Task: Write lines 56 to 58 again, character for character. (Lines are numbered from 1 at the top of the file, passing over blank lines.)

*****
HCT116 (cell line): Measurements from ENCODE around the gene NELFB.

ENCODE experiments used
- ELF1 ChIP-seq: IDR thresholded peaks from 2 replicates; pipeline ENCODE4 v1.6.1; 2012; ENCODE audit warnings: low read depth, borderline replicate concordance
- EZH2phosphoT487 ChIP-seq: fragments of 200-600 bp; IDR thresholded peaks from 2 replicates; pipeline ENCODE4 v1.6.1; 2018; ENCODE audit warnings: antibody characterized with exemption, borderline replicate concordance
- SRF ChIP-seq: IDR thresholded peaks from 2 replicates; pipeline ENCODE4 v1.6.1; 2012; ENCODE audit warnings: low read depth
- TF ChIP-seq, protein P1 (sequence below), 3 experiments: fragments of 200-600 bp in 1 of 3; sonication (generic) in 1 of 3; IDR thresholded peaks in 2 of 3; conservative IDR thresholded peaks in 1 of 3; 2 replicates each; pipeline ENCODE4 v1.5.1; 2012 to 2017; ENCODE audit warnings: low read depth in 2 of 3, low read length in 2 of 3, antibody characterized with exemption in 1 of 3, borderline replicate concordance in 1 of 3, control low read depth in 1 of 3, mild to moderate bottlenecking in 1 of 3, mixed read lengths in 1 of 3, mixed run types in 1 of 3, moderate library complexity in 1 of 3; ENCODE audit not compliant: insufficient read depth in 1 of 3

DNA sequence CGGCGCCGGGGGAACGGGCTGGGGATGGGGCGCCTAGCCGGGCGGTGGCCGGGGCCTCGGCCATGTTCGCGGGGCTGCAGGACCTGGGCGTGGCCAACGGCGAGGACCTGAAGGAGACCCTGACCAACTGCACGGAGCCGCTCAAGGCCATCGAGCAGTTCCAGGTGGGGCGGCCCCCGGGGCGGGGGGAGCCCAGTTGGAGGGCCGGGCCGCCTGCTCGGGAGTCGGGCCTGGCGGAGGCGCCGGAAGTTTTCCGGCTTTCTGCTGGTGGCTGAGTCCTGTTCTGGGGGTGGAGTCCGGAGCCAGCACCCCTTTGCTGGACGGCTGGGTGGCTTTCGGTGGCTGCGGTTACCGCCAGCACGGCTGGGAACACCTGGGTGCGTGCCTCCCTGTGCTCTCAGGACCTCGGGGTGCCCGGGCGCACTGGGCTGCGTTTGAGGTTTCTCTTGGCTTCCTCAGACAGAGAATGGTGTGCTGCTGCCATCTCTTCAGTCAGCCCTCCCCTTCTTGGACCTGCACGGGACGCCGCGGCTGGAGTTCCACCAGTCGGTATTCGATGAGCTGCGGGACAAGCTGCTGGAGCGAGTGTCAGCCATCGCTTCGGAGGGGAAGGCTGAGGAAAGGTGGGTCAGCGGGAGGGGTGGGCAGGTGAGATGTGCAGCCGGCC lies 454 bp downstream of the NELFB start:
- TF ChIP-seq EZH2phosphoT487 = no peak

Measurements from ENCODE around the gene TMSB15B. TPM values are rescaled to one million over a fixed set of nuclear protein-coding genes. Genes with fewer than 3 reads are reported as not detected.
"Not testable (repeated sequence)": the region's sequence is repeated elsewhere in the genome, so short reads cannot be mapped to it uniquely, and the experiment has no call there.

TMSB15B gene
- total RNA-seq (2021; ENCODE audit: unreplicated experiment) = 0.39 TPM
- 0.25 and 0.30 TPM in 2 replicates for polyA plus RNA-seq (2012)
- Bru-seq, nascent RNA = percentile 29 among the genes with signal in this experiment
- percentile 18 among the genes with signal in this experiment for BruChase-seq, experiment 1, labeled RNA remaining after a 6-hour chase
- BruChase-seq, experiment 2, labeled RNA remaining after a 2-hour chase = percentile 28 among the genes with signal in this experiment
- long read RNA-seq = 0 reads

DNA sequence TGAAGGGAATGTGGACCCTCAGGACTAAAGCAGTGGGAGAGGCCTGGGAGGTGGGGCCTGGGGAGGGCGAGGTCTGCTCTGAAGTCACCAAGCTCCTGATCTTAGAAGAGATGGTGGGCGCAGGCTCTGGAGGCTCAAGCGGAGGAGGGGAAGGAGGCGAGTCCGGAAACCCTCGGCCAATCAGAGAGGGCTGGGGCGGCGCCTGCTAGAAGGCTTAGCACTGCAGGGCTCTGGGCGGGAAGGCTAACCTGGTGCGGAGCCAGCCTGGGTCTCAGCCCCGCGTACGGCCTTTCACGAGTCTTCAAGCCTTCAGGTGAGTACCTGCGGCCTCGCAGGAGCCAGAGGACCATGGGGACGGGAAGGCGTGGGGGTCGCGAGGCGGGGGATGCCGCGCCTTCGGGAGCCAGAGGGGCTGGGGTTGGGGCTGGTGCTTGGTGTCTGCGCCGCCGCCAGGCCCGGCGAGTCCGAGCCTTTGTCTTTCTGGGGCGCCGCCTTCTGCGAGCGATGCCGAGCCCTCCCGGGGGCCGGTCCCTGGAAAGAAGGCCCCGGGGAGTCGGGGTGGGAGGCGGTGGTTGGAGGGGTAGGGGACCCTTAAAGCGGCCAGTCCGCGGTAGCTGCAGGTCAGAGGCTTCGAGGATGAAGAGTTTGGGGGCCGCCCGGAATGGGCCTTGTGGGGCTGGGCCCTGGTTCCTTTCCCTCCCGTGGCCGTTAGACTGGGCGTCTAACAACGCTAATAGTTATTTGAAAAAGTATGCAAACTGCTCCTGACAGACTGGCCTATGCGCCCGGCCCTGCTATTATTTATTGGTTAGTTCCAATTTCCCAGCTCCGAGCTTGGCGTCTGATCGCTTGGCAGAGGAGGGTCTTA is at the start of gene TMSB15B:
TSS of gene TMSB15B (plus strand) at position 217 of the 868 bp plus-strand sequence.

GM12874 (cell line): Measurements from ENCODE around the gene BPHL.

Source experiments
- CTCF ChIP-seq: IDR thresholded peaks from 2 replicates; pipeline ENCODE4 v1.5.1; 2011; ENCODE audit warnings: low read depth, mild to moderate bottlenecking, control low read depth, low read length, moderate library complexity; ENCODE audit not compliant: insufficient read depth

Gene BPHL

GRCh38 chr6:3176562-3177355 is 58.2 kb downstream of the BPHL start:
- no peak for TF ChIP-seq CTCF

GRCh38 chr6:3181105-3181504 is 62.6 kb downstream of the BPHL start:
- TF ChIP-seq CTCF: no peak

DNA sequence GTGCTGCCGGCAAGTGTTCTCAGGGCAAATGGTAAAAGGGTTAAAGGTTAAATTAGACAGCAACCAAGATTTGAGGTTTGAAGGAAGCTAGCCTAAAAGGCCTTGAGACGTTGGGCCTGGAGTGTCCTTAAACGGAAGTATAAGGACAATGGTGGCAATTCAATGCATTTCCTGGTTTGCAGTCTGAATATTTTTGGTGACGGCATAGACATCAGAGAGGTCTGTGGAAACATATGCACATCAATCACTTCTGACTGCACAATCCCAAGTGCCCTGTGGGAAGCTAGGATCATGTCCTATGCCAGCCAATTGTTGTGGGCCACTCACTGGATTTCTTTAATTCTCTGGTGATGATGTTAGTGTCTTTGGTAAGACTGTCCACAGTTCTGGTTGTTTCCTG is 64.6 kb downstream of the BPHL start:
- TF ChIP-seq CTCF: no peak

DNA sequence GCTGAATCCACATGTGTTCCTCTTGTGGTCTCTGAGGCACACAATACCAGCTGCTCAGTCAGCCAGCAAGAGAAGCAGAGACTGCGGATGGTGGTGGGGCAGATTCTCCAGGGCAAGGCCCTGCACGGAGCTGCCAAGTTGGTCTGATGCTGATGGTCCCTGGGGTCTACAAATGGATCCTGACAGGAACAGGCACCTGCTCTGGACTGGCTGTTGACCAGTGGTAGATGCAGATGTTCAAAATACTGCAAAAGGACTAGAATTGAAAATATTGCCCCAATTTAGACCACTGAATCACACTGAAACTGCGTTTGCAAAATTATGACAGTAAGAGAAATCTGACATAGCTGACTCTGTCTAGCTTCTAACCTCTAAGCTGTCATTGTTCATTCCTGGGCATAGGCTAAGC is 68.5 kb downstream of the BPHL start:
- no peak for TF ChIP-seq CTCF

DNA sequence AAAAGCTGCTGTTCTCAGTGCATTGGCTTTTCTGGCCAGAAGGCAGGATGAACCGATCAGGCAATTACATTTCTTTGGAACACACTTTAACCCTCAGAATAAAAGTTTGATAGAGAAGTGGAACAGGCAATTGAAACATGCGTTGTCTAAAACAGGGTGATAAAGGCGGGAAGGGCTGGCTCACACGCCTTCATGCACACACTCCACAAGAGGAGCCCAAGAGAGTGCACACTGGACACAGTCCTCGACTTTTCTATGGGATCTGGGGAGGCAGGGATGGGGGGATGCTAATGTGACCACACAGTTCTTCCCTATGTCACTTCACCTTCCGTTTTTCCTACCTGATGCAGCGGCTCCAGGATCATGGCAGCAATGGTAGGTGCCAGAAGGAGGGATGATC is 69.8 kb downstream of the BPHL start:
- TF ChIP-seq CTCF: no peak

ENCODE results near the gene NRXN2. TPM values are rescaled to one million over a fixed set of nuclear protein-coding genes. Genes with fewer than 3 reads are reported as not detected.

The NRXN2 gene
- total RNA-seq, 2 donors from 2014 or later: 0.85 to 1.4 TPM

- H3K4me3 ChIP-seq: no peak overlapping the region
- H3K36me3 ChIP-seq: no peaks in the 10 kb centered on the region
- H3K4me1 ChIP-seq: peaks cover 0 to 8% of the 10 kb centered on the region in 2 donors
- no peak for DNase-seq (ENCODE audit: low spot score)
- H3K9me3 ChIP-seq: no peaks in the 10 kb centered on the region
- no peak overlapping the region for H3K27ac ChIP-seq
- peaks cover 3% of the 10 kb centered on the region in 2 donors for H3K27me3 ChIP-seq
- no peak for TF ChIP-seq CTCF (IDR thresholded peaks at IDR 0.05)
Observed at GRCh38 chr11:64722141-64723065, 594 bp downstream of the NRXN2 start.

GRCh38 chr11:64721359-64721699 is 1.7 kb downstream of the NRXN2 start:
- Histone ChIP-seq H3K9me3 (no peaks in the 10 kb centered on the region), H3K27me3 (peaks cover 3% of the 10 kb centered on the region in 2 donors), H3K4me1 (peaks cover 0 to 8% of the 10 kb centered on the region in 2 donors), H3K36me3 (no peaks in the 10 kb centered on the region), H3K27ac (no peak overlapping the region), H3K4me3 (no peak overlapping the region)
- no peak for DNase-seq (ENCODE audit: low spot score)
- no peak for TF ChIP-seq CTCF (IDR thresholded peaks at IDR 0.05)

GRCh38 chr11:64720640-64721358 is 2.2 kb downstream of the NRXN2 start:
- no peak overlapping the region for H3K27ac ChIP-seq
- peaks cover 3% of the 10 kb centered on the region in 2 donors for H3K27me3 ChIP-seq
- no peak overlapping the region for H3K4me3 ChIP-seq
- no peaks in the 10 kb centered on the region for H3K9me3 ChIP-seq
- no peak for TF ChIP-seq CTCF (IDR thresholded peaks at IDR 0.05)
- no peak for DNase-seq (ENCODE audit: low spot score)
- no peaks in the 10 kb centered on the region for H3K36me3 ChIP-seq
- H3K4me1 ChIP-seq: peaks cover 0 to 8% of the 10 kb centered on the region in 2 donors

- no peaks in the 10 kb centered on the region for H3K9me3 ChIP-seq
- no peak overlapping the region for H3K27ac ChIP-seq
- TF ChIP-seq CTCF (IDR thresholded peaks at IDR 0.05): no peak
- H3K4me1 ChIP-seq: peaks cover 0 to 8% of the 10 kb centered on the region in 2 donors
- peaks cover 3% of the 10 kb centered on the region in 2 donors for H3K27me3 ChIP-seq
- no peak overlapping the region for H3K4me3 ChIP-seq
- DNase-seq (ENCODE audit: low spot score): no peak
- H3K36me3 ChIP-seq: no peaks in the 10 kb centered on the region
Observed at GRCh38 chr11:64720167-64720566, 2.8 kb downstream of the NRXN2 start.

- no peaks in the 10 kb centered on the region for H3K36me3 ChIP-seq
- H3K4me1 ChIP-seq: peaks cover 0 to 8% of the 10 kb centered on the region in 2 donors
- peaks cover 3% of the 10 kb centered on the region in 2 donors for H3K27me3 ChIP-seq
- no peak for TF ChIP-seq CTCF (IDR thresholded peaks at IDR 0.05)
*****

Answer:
- no peak for DNase-seq (ENCODE audit: low spot score)
- no peaks in the 10 kb centered on the region for H3K36me3 ChIP-seq
- H3K4me1 ChIP-seq: peaks cover 0 to 8% of the 10 kb centered on the region in 2 donors